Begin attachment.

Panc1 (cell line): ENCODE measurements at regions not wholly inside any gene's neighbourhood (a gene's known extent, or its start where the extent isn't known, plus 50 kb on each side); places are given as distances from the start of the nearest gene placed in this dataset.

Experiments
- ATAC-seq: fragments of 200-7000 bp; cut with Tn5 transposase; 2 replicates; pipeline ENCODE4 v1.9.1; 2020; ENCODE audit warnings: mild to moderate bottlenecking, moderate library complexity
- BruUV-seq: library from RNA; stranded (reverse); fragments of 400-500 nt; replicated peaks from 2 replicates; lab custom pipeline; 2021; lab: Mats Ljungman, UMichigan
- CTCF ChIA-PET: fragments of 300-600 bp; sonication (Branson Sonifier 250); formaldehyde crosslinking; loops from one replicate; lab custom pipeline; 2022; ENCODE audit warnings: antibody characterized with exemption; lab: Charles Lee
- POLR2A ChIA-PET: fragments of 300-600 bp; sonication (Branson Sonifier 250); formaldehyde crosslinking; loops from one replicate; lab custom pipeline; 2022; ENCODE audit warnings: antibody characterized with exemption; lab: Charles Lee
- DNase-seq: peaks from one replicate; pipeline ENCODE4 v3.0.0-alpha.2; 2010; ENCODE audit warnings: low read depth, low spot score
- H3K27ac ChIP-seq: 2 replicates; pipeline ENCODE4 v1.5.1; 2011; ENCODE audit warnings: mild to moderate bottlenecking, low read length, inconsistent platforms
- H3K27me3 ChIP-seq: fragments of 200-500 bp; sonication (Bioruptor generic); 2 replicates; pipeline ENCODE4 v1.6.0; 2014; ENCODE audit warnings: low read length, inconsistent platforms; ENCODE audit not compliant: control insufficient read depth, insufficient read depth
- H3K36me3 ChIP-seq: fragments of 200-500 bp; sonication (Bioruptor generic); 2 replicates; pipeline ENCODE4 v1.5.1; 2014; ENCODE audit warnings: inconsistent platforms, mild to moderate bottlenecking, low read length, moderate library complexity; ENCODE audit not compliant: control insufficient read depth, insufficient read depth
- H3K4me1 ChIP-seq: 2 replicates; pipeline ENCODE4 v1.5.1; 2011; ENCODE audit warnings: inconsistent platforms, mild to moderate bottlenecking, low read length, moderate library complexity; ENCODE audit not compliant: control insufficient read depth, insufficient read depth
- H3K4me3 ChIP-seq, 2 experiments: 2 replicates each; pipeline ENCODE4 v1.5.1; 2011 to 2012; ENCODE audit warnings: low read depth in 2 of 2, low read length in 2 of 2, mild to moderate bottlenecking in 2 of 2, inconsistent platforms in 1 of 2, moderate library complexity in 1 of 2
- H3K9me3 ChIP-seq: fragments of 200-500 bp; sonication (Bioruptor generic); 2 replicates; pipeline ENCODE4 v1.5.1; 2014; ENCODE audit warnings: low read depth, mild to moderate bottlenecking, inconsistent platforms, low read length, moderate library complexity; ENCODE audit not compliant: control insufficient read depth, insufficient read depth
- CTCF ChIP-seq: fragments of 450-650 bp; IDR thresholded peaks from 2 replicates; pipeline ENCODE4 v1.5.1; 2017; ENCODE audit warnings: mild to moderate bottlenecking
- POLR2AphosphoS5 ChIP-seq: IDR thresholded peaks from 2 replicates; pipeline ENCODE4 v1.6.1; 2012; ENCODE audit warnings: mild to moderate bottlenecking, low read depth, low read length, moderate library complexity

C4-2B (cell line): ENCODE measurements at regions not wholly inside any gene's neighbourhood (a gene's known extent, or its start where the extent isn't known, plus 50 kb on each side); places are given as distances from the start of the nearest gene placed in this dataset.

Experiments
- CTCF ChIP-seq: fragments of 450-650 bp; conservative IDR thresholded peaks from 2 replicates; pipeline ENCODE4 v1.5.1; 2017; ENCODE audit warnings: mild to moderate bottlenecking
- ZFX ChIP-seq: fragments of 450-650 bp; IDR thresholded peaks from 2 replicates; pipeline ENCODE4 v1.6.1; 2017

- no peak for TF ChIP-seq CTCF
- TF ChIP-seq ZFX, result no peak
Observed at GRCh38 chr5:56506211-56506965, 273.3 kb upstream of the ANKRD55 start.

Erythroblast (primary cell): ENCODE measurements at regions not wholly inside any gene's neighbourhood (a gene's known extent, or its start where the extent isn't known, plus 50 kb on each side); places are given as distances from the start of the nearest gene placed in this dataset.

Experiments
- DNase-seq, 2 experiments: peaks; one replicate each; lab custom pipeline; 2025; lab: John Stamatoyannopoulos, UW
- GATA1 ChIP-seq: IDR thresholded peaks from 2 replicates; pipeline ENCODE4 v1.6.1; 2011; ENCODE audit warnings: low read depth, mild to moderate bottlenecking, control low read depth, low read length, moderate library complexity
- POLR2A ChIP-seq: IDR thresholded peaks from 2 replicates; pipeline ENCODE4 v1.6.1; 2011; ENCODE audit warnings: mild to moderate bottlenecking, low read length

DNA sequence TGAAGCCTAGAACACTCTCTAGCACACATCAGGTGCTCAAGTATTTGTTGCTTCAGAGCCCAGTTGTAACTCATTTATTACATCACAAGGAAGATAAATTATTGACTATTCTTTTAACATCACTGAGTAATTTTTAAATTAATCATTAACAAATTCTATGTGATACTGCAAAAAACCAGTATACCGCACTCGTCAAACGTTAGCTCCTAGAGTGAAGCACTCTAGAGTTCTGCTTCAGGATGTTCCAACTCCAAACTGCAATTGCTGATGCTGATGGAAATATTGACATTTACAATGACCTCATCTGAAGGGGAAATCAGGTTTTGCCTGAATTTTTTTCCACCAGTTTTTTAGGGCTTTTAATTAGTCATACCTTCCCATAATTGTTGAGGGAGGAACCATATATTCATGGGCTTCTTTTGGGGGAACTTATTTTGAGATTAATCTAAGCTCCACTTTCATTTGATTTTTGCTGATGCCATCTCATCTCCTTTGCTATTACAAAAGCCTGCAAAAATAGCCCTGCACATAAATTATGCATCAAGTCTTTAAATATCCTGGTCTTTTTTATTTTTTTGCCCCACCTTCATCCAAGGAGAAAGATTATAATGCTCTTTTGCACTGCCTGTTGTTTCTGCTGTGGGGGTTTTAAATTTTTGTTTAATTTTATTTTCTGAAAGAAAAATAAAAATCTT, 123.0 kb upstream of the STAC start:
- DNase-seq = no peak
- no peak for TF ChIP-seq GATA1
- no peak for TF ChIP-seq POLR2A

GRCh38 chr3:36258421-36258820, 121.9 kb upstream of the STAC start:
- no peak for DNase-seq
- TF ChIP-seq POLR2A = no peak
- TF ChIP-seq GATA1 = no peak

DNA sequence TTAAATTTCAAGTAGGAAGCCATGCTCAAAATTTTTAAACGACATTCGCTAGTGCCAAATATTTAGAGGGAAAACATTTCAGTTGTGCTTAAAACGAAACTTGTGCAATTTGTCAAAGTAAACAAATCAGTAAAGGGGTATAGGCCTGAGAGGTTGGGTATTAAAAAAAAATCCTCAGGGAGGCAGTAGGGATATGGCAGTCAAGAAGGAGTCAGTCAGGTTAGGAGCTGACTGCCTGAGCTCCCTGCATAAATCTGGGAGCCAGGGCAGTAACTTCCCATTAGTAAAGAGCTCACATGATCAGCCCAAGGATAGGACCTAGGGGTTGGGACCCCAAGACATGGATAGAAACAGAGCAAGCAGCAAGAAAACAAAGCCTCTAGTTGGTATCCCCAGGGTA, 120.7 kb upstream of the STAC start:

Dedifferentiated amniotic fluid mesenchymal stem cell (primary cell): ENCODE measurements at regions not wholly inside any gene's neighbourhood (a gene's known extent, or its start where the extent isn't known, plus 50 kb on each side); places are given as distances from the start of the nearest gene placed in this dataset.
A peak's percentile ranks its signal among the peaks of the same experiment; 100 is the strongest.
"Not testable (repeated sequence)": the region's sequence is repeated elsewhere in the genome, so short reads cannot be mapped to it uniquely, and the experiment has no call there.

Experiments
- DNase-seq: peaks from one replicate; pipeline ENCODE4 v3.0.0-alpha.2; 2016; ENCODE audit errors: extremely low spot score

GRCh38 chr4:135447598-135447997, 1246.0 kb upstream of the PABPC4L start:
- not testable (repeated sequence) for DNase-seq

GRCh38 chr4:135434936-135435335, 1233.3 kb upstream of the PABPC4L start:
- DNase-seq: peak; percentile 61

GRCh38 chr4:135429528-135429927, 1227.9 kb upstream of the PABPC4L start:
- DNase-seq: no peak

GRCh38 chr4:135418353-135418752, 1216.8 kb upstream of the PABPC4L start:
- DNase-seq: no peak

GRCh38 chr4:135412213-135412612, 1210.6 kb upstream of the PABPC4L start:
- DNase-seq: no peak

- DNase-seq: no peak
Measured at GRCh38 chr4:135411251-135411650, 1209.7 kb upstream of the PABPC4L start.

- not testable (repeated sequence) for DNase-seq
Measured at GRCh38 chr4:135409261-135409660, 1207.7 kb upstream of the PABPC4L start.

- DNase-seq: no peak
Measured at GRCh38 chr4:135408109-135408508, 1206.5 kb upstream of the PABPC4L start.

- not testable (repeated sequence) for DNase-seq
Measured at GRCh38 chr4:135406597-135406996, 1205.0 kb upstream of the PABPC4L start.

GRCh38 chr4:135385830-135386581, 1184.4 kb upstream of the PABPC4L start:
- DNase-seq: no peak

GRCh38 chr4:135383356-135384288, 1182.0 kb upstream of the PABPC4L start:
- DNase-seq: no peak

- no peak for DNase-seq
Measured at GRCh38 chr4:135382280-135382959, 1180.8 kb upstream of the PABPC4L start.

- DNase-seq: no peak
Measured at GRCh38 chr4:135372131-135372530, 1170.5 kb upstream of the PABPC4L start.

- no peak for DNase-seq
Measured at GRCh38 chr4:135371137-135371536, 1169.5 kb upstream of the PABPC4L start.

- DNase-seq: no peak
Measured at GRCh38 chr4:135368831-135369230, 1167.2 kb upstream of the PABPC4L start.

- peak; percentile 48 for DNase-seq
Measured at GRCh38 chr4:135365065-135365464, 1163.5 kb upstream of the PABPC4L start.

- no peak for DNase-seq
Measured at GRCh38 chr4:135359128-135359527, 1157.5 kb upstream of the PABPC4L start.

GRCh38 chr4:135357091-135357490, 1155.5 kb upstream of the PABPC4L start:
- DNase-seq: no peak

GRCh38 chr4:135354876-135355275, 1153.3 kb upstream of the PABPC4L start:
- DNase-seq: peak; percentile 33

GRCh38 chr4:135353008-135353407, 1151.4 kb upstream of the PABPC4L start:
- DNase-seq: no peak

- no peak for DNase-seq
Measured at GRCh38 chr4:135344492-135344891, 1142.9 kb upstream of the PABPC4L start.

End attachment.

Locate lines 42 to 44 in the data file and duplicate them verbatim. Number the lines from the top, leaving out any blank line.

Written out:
GRCh38 chr4:135447598-135447997, 1246.0 kb upstream of the PABPC4L start:
- not testable (repeated sequence) for DNase-seq

GRCh38 chr4:135434936-135435335, 1233.3 kb upstream of the PABPC4L start: